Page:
Jenny regularly performs all over Scotland and beyond with a blend of dry humour, social-commentary and story-telling. She has been variously described as “a distinctive voice, full of fire and passion,” (Scottish Review of Books), as writing “poems of confidence and substance,” (Poetry Scotland) and as “full of hope, humanity and humour.” (Andrew Eaton-Lewis,The Scotsman). She was the ‘Rally’ of acclaimed literary cabaret Rally & Broad (2012 – 2016) and was the BBC Slam Champion in 2012. Her 2015 debut solo show Ire & Salt which explored power, artistic autonomy and empowerment, received a 4-star review from The Scotsman, with Gutter Magazine saying “Lindsay’s approach is defiant – belligerent even – taking to the stage as if staging a coup…Her coup is real: for a politically-rooted self-expression that many would doubtless prefer mute.”
Jenny is the director of Flint & Pitch Productions, which specialise in curating spoken word, music and theatre events across Scotland. For more info see http://www.flintandpitch.com
Calum Rodger is a poet and researcher based in Glasgow, working in performance, print, film and digital media. His work explores Scottish culture and literary traditions with a healthy dose of humour and irreverence. He performs widely throughout Scotland including shows at the National Museum of Scotland, BBC@Potterrow and TEDxGlasgow, runs occasional live poetry night The Verse Hearse, teaches at the University of Glasgow and is poetry reviews editor at Gutter magazine. His chapbooks Know Yr Stuff: Poems on Hedonism and Glasgow Flourishes are published by Tapsalteerie. You can find more of his work at http://www.calumrodger.co.uk.
Juana Adcock is a poet and translator working in English and Spanish. Her poems and translations have appeared in publications such as Magma Poetry, Shearsman, Gutter, Glasgow Review of Books, Asymptote and Words Without Borders. Her first book, Manca, explores the anatomy of violence in Mexico and was named by Reforma‘s distinguished critic Sergio González Rodríguez as one of the best poetry books published in 2014.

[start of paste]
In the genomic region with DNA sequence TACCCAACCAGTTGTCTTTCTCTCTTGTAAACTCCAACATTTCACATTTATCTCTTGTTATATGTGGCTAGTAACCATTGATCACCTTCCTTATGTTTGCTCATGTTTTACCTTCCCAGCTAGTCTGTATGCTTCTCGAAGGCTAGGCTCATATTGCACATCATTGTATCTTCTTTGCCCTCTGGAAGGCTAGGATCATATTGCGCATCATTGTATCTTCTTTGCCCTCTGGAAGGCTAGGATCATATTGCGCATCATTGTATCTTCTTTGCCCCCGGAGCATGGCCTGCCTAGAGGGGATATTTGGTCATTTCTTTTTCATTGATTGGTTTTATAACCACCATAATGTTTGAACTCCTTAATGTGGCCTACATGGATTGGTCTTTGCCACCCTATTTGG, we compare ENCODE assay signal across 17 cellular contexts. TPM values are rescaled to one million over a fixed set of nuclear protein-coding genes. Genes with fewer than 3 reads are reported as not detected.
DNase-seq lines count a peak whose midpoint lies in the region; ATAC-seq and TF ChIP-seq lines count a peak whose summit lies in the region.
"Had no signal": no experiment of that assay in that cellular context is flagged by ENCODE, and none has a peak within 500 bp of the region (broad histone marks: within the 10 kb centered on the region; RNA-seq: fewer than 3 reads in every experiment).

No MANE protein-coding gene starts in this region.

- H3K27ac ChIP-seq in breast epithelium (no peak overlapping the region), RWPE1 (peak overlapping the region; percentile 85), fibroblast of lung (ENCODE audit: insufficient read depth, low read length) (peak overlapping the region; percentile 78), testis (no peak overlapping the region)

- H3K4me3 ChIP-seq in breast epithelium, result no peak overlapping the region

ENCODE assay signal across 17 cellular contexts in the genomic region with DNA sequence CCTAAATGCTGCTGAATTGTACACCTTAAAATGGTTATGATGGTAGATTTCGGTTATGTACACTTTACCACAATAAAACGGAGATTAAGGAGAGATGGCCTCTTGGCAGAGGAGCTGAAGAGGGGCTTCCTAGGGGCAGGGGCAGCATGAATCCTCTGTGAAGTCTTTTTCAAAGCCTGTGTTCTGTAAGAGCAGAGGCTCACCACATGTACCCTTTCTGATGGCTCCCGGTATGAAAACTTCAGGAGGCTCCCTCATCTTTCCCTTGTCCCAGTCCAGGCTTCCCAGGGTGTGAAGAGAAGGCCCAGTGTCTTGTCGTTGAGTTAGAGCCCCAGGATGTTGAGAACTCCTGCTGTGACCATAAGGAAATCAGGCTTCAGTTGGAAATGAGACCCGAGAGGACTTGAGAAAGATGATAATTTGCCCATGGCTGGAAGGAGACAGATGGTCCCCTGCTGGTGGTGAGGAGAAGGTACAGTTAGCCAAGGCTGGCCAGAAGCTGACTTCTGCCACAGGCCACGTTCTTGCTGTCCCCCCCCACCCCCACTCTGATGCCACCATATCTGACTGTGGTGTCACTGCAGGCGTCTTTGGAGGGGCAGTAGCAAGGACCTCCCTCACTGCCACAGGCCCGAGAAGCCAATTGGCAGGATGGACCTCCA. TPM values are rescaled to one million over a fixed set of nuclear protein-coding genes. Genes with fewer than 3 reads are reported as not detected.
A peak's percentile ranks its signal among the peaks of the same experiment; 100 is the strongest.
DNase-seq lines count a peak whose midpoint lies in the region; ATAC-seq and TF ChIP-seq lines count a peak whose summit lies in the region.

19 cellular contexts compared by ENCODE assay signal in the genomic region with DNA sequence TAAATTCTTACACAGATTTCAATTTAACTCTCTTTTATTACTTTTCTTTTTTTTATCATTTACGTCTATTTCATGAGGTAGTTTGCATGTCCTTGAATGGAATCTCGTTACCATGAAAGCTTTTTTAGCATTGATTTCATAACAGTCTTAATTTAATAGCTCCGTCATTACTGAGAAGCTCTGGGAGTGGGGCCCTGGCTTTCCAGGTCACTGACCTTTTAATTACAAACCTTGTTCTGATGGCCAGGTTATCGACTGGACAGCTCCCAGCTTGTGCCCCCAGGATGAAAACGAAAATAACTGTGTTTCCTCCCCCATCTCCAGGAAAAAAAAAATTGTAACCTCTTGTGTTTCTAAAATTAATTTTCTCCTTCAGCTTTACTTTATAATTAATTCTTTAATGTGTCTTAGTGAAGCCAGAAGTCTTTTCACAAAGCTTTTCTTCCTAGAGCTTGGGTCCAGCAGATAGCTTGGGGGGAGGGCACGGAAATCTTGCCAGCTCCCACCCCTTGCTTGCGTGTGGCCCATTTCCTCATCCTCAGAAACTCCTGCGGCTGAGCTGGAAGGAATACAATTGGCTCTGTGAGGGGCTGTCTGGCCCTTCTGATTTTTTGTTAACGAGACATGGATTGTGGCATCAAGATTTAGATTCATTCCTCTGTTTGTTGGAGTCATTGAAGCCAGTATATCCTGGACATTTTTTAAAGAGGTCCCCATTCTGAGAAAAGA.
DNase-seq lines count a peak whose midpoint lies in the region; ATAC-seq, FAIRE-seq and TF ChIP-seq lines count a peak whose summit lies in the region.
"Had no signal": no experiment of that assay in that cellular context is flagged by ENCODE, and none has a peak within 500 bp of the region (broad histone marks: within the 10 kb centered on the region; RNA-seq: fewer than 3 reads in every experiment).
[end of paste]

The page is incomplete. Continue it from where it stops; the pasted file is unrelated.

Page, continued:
Markee de Saw
photo (c) Amy Irene Marquez
Markee de Saw has graced stages on both sides of the Atlantic, and throughout Europe including Club Noir, The Candy Box, London Burlesque Festival, Croatian Burlesque and Cabaret Festival, The Riverside Museum, Glasgow Cabaret Festival, Glasgow Festival of Burlesque, Glasgay, Wild Cabaret, Dive, Gay Pride, Enterteasement, Spangled Cabaret, Itsy’s Kabarett, the Bongo Club, Riding Room, Candid Cabaret, T in the Park’s Cabaret Tent, Dr. Sketchy’s and Chaz Royal Presents. She is a classically trained mezzo-soprano, with several degrees in Music and Theatre Studies. She is also a highly skilled Musical Saw player, having been trained by an old friend from Chicago in the back of an abandoned schoolyard. She is commonly known as a good time girl, brazen hussy, and classy lassie depending on the weather.
Eaten by Mamoru Iriguchi
11am Saturday 10th, Venue TBC, ages 6+, work-in-progress, 30-40min.
What if your food started talking back? Meet Lionel the lion. He’s just eaten a human called Mamoru for lunch. Being very hungry, Lionel hasn’t chewed his food, so Mamoru is still alive and very well in his stomach, and now wants to say hello. A strange friendship between the eater and the eaten starts to grow. Meanwhile, Lionel’s breakfast wants to say hello… from his bottom!
‘Eaten’ invites children and grown-ups to the fascinating world of the food web. What should we eat? And who should eat us?!
Originally trained as a zoologist, then as a theatre designer, Mamoru is a performance maker, based in Edinburgh. Mamoru’s performances works are rooted in his knowledge and experience of theatre design as well as broad interests in 2D and 3D, liveness and pre-recorded-ness, gender and sexuality, fairytales and theories of evolution.